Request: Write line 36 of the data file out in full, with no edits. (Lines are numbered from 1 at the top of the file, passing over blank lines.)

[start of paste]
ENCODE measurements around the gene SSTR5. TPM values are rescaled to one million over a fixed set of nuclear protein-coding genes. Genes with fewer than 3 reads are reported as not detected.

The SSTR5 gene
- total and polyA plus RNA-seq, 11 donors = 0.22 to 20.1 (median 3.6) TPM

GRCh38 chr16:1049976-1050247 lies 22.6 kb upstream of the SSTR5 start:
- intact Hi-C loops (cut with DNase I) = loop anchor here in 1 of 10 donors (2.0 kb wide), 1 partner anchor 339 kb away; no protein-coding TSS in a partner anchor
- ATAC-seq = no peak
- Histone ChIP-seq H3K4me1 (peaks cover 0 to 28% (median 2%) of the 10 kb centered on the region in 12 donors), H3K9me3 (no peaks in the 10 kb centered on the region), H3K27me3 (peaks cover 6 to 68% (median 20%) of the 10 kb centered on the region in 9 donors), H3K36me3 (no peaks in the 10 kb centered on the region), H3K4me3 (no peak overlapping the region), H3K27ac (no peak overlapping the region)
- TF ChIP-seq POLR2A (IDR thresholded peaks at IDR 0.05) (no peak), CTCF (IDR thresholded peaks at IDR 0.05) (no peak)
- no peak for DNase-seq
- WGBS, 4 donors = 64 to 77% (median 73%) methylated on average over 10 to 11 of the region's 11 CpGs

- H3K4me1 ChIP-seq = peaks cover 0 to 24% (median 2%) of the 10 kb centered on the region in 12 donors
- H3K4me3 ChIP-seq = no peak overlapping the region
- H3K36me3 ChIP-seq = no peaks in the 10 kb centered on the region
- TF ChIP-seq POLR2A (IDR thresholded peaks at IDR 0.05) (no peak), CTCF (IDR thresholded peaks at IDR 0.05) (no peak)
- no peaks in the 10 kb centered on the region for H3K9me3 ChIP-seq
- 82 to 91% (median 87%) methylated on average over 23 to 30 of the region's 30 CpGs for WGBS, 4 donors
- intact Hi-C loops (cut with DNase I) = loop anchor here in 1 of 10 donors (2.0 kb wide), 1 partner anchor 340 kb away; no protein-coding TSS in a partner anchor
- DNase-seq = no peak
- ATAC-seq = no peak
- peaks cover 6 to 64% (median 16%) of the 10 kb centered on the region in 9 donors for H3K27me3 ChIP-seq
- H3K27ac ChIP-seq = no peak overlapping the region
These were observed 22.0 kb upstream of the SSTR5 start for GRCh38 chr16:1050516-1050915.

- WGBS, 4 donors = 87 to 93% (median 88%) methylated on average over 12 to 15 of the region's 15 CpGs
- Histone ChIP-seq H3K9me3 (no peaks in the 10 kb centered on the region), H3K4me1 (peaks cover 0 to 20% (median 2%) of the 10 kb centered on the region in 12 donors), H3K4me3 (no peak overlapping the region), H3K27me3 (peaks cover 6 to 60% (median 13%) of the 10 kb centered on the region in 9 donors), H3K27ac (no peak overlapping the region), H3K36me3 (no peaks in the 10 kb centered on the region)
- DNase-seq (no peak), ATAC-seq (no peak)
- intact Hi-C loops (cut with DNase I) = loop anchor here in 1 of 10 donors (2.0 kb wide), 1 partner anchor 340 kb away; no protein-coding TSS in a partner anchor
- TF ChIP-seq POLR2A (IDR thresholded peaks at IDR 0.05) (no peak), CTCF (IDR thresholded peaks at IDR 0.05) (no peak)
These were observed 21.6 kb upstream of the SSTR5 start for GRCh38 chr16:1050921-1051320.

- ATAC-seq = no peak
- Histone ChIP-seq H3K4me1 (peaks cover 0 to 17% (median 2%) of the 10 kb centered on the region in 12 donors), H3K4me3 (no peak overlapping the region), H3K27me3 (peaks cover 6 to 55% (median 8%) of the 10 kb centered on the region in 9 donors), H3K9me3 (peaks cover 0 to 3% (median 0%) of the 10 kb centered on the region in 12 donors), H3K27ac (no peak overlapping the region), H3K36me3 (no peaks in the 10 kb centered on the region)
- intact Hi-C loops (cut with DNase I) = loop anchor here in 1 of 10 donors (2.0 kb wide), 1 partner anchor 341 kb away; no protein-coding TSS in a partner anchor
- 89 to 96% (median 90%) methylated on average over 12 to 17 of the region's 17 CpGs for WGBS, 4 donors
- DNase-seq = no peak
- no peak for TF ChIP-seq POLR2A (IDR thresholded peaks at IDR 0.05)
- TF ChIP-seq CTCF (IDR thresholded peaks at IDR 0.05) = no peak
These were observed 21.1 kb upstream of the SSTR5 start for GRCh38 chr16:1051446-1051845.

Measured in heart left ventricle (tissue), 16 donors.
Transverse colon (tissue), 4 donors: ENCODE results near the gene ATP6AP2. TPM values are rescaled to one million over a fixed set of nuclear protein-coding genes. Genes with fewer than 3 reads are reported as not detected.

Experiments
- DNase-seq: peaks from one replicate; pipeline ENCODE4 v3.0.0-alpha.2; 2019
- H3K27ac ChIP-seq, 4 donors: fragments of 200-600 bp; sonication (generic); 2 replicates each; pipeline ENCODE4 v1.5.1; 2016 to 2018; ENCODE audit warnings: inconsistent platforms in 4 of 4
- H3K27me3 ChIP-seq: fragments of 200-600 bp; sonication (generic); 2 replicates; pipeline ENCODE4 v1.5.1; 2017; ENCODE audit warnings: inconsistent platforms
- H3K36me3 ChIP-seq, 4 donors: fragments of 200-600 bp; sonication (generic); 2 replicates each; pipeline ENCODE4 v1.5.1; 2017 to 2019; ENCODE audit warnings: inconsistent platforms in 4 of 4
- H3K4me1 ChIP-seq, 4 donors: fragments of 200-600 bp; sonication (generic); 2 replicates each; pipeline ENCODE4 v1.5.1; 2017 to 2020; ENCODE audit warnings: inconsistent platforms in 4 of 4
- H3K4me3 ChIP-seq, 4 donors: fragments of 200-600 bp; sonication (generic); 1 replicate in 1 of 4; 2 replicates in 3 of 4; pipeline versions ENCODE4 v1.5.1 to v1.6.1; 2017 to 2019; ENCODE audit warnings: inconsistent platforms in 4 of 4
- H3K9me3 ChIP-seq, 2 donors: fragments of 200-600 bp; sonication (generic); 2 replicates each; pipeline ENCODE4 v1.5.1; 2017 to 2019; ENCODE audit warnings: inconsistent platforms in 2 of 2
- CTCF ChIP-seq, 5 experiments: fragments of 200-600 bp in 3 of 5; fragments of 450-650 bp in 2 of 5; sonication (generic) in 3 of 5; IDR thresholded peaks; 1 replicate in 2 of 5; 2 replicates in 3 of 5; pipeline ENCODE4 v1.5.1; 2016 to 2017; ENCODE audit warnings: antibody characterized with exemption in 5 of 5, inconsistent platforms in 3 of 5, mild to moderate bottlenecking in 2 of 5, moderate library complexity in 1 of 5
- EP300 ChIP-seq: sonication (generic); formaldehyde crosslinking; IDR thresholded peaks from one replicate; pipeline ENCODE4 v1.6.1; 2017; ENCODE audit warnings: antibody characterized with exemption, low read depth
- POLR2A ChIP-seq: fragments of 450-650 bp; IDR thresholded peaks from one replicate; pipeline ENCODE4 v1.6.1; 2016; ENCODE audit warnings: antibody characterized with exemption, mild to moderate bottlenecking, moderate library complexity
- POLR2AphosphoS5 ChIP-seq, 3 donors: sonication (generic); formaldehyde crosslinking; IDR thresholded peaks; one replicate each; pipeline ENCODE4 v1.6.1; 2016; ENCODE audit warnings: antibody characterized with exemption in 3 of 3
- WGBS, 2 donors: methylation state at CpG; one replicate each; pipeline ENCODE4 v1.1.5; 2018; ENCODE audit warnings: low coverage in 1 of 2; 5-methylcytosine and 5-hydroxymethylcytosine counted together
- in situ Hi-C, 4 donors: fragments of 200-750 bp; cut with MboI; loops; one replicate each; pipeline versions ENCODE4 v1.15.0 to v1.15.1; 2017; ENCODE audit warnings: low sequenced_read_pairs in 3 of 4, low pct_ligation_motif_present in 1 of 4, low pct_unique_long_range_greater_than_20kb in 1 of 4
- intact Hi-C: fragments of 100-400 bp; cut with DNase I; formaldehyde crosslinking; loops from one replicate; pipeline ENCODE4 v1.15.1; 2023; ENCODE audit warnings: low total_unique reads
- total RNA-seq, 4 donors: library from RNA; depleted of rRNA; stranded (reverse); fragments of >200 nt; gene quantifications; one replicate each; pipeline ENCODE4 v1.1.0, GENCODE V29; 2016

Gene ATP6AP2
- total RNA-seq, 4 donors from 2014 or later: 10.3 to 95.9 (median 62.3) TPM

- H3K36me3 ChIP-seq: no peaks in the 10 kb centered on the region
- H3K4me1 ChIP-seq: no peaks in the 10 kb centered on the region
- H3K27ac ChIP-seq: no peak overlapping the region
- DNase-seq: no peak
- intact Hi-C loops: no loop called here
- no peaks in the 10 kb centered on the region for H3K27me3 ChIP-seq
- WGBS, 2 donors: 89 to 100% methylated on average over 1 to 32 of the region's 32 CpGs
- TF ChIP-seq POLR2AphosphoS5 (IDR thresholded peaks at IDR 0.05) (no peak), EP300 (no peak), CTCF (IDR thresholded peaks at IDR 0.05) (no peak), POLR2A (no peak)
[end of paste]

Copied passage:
These were observed 21.1 kb upstream of the SSTR5 start for GRCh38 chr16:1051446-1051845.